Nov. 20, 2008 -- An ABC News investigation reveals that the top three automakers have together spent several hundred million dollars to buy, maintain, and operate a fleet of top-of-the-line private jets for their top executives.
The CEOs of Ford, GM, and Chrysler were on Capitol Hill again Wednesday, but this time they were met with a buzzsaw of criticism following an ABC News report that all three top executives flew to DC on private corporate jets to plead for $25 billion in taxpayer funding.
"It's almost like seeing the guy show up at the soup kitchen in a high hat and tuxedo," said Rep. Gary Ackerman (D-NY) at the hearing of the House Financial Services Committee. "It kind of makes you a little bit suspicious."
Despite the criticism, the three CEOs left Washington as they had arrived - on their luxurious corporate jets - a fact not unnoticed by the committee.
"I'm going to ask you to raise your hand if you're planning to sell your jet in place now and fly back commercial," asked Rep. Bradley Sherman (D-CA). "Let the record show no hands went up."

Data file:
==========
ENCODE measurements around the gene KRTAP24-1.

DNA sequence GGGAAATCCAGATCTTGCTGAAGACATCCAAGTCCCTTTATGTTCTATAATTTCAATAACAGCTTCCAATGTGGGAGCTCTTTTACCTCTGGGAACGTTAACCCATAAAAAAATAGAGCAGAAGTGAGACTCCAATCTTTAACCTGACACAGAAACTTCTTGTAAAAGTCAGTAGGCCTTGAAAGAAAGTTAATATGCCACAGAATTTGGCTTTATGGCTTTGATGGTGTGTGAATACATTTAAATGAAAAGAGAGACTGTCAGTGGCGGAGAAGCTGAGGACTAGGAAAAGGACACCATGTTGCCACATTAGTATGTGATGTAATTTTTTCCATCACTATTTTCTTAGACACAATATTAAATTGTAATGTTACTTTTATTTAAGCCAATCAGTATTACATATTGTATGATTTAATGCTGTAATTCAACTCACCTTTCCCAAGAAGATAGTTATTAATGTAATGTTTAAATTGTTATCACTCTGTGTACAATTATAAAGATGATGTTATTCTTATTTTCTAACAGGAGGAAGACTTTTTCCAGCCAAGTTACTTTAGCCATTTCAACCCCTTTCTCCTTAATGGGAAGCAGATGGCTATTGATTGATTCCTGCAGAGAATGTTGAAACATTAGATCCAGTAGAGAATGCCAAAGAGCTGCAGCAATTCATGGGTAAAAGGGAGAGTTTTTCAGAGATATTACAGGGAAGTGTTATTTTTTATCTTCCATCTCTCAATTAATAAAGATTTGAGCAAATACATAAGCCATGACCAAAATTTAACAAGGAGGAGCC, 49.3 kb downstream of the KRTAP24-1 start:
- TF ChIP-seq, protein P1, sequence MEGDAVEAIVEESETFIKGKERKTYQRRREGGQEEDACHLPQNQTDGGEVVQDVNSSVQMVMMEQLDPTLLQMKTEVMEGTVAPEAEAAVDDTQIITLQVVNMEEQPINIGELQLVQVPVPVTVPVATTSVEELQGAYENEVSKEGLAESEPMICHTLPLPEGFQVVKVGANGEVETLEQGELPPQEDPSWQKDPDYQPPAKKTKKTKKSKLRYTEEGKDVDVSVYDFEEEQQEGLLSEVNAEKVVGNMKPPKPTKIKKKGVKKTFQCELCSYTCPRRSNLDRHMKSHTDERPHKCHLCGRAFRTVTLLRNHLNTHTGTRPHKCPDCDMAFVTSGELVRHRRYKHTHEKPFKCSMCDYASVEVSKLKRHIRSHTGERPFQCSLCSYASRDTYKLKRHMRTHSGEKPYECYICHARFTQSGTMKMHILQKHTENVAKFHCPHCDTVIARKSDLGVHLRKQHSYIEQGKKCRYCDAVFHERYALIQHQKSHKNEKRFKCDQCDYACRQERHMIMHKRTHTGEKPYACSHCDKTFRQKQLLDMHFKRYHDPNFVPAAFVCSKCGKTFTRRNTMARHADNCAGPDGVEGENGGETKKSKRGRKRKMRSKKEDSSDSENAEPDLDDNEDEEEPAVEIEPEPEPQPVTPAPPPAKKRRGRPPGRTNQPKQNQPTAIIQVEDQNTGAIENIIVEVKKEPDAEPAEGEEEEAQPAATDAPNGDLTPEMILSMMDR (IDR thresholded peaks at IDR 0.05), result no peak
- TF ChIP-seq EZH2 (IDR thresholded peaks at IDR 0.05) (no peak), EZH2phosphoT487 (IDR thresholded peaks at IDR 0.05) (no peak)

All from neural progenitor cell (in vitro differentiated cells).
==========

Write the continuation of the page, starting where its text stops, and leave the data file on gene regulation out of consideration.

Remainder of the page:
Business ethics experts say that there are plenty of legitimate reasons to travel on a corporate aircraft, but that in this case the CEOs did not set a good example.
"The symbolism of what they do is huge," said Professor Tom Donaldson of the Wharton Business School at the University of Pennsylvania. "Corporate jets are a symbol of money. Corporate jets are a symbol of the high life. And when your industry is going down the toilet pretty rapidly, that kind of symbolism is precisely wrong."
Corporate Jets Not on the Chopping Block
And members of Congress agreed.
"The fact that you flew in on your own private jet at tens of thousands of dollars just for you to make your way to Washington is a bit arrogant just before you ask the taxpayers for money," said Rep. Patrick Henry (R-NC) at Wednesday's hearing.
GM and Ford each have a fleet of private jets, with no plans to stop using them. They say it is corporate policy for their executives to travel by jets. Although GM's CEO Rick Wagoner said he might use his $36 million jet a bit less.
"To be perfectly honest," said Wagoner, "things have been so busy, I haven't been traveling a lot anyway."